> > > Drum Fest 2017: Dariusz “Daray” Brzozowski Interview

The Drum Fest International Drum Festival has a long-standing tradition in Poland as this year marks its 26th anniversary. Every year in autumn, there is a lot going on: concerts, workshops, competitions, solo recitals – all things connected with drums and drumming. Between October 6 and 8, 2017, there was quite an intensive Drum Fest weekend. All the events took place at the Frederic Chopin Music School in Opole, Poland. All those who attended the event had a great opportunity to see and listen to great artists who were performing for them. The Young Drum Hero contest was the ultimate test for the younger skinsmen, and they all did geat job! Drummers who took over that weekend were: legendary extreme metal drummer George Kollias, notable sideman, session musician and educator Russ Miller, Polish live and studio ace as well as educator Maciej Gołyźniak, and two great drummers and Roland endorsers – Mariusz Mocarski and Michael Schack. This is not the end of the list. Among the performers was also the great Polish extreme metal export, Dariusz “Daray” Brzozowski, whom we had a nice chat with after his workshop. Enjoy this interview!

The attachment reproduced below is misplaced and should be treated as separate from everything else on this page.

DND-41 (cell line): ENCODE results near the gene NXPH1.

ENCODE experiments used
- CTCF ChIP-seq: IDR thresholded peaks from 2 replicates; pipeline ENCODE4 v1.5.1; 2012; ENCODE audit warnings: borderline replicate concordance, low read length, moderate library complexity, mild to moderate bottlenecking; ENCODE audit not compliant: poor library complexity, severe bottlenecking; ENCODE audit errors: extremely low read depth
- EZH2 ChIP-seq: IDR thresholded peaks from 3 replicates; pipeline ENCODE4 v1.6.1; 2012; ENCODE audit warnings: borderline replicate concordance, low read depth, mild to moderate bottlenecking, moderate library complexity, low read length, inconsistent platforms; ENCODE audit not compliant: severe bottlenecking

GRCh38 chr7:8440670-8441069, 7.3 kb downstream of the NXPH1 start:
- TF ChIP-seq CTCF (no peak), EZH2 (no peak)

Daray Tama

Dariusz “Daray” Brzozowski talks to BeatIt

“My impressions from the Young Drum Hero 2017 contest are very positive, although it was very stressful for me. I’m not new to drum workshops but I’m always stressed out much more than before a gig. However, it’s the first time I’ve judged at a contest like this and I was freaking out about the fact that I had to pick that one player. The level was very high this year. I didn’t realize that ‘cause, for some time, I haven’t really been following what young drummers are doing. Sometimes, I will watch a drummer from a young support band at a gig. The contest was tough. There were two age categories: below 16 and below 23. I’m especially impressed by the younger group. Some of them were so good it was hard to pick anybody. They are all winners. I tried to tell them they are winners just for having come here and performed on stage. That will translate not only into musical experience for them but they’re also gonna be more self-confident in life. Also, they were performing for fellow drummers. And they were judged by masters so the caliber of the performance was twice or maybe three times bigger. That’s why I get so stressed out doing drum workshops and clinics. There’s drummers there, too. Young players have to understand that it’s not only about playing skills, but also about progressing and gaining more self-confidence through experiences such as this one.

To this day, technique is important to me, so I take a lot of time at my clinics to discuss extreme drumming, i. e. double bass, blast beats, fills, arrangement in metal songs, etc. However, I also pay more attention to the issue of managing one’s own career ‘cause I see a great deal of great players in Poland, and I’m stunned after this contest. I’m 37 but I don’t feel the breath of young drummers on my back. Many bands that want to record an album call me. I always ask: ‘Isn’t there a young drummer who could do it with you guys or become a permanent member?’. Turns out there isn’t.